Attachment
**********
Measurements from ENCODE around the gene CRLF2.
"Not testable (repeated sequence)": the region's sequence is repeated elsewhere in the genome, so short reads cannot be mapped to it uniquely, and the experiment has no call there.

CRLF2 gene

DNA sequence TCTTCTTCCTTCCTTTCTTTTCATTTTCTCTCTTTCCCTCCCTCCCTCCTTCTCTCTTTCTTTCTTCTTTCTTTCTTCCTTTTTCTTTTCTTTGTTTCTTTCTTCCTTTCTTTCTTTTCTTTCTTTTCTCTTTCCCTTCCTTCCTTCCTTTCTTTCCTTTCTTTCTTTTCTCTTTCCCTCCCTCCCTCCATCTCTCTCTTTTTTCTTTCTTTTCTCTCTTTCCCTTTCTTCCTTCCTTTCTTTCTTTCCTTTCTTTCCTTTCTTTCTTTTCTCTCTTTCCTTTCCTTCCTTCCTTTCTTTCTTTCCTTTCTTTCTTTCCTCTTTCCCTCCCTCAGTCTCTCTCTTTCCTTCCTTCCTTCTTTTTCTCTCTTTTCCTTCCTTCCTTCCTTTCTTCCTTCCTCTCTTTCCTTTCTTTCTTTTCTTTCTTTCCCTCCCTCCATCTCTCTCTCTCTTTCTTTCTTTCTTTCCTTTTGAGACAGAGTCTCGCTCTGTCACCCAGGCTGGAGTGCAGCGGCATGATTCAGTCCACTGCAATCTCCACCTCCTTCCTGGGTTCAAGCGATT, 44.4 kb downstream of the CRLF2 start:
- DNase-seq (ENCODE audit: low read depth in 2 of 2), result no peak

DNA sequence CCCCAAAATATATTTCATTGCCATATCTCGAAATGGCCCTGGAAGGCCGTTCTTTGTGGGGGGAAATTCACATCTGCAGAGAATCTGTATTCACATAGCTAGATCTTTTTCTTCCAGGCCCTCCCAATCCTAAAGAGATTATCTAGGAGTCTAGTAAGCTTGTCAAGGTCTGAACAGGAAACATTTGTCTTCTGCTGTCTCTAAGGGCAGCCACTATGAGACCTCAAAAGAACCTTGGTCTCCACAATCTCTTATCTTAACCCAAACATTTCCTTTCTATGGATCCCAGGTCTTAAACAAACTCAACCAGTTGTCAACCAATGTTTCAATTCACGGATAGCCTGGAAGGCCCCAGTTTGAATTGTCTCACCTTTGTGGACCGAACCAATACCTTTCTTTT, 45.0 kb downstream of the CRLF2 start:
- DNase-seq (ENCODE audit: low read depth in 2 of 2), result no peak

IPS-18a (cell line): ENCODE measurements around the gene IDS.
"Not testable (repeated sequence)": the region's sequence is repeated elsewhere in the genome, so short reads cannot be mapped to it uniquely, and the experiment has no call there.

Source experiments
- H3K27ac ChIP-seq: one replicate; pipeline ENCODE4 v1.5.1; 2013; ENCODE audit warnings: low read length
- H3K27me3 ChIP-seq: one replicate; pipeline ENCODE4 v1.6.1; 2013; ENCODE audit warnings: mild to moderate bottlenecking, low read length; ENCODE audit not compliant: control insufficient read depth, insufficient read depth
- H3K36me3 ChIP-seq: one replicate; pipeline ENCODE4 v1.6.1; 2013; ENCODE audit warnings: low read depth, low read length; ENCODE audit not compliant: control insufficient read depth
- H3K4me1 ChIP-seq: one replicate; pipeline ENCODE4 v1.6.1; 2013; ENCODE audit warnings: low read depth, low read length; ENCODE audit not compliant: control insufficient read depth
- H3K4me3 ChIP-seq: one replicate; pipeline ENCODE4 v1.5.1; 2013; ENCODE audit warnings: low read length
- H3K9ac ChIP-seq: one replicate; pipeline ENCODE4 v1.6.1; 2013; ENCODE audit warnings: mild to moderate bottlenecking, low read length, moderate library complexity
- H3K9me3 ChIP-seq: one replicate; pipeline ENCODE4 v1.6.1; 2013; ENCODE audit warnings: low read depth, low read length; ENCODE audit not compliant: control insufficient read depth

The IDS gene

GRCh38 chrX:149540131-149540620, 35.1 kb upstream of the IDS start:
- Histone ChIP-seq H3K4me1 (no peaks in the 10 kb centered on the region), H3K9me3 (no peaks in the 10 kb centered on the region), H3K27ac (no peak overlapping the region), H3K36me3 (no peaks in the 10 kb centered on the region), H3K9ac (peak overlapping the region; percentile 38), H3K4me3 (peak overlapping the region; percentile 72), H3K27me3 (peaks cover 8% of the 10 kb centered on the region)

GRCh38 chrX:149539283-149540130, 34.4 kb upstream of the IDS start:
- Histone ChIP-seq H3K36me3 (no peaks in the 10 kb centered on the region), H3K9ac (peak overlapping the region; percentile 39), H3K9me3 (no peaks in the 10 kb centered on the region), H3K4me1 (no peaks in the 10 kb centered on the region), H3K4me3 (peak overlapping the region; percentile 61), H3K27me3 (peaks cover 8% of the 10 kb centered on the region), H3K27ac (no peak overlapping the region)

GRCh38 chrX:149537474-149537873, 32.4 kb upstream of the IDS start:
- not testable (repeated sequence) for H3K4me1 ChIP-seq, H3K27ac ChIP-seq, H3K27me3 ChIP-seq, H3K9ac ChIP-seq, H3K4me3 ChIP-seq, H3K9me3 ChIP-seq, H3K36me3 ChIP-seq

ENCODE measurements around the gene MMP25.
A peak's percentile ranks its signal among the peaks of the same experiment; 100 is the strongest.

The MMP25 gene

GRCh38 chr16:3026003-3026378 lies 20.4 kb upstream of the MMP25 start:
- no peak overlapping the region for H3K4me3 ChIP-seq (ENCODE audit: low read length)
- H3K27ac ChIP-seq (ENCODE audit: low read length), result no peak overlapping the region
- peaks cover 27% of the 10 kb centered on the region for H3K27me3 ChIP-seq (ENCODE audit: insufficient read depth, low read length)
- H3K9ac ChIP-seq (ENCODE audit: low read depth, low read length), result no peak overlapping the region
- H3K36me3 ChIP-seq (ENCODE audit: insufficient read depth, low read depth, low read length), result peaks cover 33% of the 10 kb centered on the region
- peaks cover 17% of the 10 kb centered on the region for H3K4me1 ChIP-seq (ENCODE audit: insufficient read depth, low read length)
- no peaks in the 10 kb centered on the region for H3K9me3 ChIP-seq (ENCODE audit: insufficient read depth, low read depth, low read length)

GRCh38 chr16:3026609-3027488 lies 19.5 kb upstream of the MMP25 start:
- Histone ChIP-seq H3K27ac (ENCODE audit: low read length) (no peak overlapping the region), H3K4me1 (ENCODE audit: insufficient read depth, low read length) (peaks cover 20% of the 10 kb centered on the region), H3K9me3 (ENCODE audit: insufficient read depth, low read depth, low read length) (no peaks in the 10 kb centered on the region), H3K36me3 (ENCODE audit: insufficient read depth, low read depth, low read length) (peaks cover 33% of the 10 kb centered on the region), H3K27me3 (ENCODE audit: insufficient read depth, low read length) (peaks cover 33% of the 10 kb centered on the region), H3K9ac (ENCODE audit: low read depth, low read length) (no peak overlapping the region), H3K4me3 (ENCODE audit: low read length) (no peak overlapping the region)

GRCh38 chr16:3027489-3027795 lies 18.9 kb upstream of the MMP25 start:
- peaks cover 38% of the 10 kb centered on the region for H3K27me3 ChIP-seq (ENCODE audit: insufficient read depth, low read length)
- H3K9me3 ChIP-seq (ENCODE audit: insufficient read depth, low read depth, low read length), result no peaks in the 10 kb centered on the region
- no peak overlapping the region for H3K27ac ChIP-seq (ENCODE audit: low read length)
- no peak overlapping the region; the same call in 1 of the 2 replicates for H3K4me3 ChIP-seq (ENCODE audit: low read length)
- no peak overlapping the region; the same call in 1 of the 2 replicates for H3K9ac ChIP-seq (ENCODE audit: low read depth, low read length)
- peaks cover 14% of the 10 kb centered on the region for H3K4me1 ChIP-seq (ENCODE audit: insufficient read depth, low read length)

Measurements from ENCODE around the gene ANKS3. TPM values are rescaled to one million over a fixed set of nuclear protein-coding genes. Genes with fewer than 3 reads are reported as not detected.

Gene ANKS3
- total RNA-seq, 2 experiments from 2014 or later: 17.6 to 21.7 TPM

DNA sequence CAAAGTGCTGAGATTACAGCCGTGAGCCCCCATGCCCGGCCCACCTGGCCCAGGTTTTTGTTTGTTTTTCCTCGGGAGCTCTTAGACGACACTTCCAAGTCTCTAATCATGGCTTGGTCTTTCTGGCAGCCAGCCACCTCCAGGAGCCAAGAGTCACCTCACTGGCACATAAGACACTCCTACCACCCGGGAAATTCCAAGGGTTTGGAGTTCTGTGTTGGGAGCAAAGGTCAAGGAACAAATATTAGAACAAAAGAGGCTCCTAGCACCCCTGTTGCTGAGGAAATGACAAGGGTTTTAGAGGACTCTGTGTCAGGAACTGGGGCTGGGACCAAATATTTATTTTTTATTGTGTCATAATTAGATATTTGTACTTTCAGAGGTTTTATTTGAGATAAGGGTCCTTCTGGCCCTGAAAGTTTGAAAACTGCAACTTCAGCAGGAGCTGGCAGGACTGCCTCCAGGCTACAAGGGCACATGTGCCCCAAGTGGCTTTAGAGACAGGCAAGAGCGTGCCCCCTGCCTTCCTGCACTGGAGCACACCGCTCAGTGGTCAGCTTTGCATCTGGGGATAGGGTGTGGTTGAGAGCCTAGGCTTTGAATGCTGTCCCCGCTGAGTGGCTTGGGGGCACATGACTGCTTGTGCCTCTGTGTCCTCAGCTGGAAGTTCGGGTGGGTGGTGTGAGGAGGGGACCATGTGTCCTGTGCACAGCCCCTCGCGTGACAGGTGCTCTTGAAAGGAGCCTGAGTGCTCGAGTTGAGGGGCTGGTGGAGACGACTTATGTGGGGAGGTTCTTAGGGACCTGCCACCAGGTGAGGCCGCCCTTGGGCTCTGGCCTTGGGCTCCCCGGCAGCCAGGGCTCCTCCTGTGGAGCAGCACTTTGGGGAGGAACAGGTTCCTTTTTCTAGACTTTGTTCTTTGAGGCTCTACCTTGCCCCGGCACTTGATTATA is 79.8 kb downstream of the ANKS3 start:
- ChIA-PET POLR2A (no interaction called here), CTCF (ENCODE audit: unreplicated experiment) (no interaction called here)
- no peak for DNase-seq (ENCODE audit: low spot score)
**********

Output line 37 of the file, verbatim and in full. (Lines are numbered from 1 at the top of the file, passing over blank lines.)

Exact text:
- Histone ChIP-seq H3K27ac (ENCODE audit: low read length) (no peak overlapping the region), H3K4me1 (ENCODE audit: insufficient read depth, low read length) (peaks cover 20% of the 10 kb centered on the region), H3K9me3 (ENCODE audit: insufficient read depth, low read depth, low read length) (no peaks in the 10 kb centered on the region), H3K36me3 (ENCODE audit: insufficient read depth, low read depth, low read length) (peaks cover 33% of the 10 kb centered on the region), H3K27me3 (ENCODE audit: insufficient read depth, low read length) (peaks cover 33% of the 10 kb centered on the region), H3K9ac (ENCODE audit: low read depth, low read length) (no peak overlapping the region), H3K4me3 (ENCODE audit: low read length) (no peak overlapping the region)